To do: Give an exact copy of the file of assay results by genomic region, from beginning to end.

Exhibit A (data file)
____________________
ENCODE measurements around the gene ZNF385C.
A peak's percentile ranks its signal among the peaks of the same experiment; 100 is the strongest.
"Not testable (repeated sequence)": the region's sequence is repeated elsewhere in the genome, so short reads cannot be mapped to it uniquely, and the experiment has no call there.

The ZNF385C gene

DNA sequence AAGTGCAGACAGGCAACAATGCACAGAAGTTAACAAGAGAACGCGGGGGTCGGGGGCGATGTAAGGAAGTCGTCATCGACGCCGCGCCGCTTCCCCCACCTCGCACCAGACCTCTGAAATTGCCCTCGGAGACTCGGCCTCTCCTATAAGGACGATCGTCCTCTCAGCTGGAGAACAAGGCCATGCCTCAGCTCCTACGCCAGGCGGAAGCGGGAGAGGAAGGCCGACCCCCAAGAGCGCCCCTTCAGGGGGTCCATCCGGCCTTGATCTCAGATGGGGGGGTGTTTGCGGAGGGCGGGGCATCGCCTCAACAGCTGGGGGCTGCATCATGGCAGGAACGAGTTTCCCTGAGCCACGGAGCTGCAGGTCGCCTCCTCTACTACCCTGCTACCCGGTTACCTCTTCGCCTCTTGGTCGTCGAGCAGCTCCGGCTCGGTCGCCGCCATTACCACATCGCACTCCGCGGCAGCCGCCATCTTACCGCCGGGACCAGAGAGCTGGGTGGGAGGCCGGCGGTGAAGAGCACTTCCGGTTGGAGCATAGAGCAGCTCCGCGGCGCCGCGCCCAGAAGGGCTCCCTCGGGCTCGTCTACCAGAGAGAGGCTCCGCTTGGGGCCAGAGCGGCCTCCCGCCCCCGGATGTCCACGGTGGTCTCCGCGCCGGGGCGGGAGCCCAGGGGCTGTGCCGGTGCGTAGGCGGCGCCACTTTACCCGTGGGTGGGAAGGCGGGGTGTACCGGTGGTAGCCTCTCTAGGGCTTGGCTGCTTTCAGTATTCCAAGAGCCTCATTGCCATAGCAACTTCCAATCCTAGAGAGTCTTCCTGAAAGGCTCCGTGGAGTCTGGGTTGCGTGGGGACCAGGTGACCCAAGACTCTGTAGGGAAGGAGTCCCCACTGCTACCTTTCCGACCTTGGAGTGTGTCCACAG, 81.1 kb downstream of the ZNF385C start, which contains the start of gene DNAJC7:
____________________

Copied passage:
ENCODE measurements around the gene ZNF385C.
A peak's percentile ranks its signal among the peaks of the same experiment; 100 is the strongest.
"Not testable (repeated sequence)": the region's sequence is repeated elsewhere in the genome, so short reads cannot be mapped to it uniquely, and the experiment has no call there.

The ZNF385C gene

DNA sequence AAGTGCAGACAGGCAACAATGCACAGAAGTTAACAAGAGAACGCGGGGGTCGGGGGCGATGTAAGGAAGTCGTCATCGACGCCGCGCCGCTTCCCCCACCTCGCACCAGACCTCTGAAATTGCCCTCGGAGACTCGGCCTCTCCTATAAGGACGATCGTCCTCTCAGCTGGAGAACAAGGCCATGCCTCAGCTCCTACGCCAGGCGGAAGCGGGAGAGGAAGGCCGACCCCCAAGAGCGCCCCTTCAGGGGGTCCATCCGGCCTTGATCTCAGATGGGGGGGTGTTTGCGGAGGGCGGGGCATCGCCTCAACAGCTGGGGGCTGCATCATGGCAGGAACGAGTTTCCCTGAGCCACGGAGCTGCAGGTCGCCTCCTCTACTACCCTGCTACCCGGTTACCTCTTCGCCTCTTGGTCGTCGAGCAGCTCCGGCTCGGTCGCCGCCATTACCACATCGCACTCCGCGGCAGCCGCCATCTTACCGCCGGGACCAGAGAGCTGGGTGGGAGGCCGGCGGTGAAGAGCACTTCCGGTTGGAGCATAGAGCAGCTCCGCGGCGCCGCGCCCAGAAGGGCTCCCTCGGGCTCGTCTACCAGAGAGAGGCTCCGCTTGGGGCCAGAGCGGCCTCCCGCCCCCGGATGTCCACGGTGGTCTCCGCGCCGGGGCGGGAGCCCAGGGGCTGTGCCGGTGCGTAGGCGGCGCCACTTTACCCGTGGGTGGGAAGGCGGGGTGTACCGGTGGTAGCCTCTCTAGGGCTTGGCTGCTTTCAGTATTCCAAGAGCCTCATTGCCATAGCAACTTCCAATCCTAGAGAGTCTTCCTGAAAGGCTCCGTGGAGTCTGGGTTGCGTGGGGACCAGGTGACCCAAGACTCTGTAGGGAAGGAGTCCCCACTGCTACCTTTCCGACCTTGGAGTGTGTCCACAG, 81.1 kb downstream of the ZNF385C start, which contains the start of gene DNAJC7: